Always one to speak his mind about the state of electronic dance music, the year has seen no shortage of Twitter Mau5-traps — artists and fans alike may unwittingly step into one at any moment — but 2015 also saw the artist on line-ups across the globe.
A headlining act for the Bonnaroo Music & Arts Festival in Manchester, Tennessee, Deadmau5 also appeared at the fabled Austin City Limits, the Reading and Leeds Festivals in England and debuted a new stage at Governor’s Ball in New York City, where he prevailed despite technical turmoil.
Of course, entertaining audiences in the digital ether and on the live stage aren’t the only places you can find him; those who follow his work are well aware that the Mau5 is no stranger to the world of video games.
Earlier this year he released a unique series of sound clips featured in Dota 2, a game developed by the Bellevue, Washington-based Valve Corporation. At the close of the Dota 2 competition — TI5, the largest ever eSports tournament to date — Deadmau5 surprised the crowd at KeyArena in Seattle with a live performance, reminding everyone yet again that his persona is synonymous with large scale entertainment... no matter the mode or method.
We think Zedd must have been destined for success from an early age; born to a guitarist father and pianist mother, young Anton was classically trained in several instruments. Having a deeper understanding of his craft results in Zedd leaning far more towards musicality and groove than many of his Top 100 comrades.
Last year, dance-pop poster boy Zedd — real name Anton Zaslavski — clocked in at No.22 in our poll, but had decided to shut himself off from the musical world (it is a job after all) and couldn't answer our questions. Now charting again, DJ Mag were hoping to hear from the Russian-German producer, but alas, this year he's in similar predicament — although for a contrasting reason. Unfortunately for us (although thoroughly exciting and exhausting for him, we're sure), Zedd is deep into his US tour and a strict time schedule requires his full focus.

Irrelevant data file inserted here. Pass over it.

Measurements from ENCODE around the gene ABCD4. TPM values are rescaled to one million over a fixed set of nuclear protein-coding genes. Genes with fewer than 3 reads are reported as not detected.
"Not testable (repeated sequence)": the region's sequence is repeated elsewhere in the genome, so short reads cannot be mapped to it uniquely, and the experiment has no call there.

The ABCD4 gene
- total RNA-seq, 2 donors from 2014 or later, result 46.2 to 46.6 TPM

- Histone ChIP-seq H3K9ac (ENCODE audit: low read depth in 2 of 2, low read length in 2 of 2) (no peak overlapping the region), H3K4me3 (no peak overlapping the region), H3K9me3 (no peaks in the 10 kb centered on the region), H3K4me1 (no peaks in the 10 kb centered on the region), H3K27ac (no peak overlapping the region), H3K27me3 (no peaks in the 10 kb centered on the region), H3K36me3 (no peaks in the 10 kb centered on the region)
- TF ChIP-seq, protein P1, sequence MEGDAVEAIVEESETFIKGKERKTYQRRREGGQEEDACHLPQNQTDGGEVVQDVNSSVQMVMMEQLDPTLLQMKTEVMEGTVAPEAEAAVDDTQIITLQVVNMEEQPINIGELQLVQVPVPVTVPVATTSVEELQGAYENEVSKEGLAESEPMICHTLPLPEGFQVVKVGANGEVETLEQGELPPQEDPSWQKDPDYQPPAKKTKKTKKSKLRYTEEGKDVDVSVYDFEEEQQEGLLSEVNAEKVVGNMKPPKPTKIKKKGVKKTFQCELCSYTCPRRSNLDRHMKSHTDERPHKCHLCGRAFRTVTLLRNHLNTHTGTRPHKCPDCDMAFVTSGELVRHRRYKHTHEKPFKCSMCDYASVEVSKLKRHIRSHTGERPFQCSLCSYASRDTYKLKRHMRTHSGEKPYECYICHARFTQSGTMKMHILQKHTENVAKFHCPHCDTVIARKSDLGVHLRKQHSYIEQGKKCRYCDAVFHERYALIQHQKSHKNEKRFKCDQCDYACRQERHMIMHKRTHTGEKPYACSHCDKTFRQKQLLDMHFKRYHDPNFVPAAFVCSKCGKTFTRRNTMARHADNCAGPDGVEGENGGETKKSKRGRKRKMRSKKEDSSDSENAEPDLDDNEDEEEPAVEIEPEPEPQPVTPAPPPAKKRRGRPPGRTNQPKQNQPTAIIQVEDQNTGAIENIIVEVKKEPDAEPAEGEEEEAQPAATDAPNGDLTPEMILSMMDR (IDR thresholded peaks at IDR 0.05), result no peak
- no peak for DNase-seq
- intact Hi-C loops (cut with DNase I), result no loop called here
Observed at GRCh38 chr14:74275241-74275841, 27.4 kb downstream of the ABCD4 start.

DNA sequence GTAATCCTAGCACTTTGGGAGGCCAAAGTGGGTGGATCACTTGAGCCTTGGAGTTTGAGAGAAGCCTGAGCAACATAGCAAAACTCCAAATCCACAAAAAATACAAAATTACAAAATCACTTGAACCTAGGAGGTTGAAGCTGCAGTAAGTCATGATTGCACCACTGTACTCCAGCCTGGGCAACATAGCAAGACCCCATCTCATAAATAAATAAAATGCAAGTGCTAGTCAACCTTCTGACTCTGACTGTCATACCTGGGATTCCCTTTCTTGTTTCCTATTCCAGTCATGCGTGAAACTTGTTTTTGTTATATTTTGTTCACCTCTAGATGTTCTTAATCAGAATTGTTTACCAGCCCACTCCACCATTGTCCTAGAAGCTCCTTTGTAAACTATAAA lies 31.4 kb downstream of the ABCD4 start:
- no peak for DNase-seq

Zedd's year hasn't just been all about touring, however; back in May, he dropped his second studio album, ‘True Colors’, via internationally renowned label, Interscope. The record features the likes of Jon Bellion and Selena Gomez, the latter of whom appeared on lead single 'I Want You To Know'. The song won Choice Theme Song at the Teen Choice Awards and secured the No. 1 slot in the Billboard Dance/Electronic Songs chart — a feat the album would later go on to replicate in the Dance/Electronic Albums rankings. In fact, despite what some might call a mixed critical reception, ‘True Colors' made it to No.4 in the overall Billboard 200. Not bad for a 26-year-old who's only been producing since 2009.
Over the past few years, the world of EDM and hip-hop have grown ever closer. Waka Flocka Flame and Lil John have featured on singles produced by Steve Aoki, Borgore and DJ Snake; while duo TNGHT, a collaboration between producers Hudson Mohawke and Lunice, inspired a whole sub-genre with their super-charged hip-hop productions.
But few have enjoyed the fruits of this cross-over more than Diamante Blackmon, better known as DJ Carnage. Blackmon, who was inspired to start producing EDM after being introduced to hardstyle by a friend, has bridged the gap between hip-hop and dance music by introducing elements of trance and EDM into hip-hop instrumentals, creating a festival-ready hybrid that picks up where TNGHT left off and runs with it.
Carnage has made beats for Theophilus London, A$AP Mob and Riff Raff but it was a trap remix of Hardwell’s ‘Spaceman’ that propelled him to EDM superstardom in 2012. He’s since become a staple of the festival circuit, despite occasionally landing himself into trouble for overrunning his sets. Blackmon drops his debut album, ‘Papi Gordo’, this month with a headline tour to follow in 2016.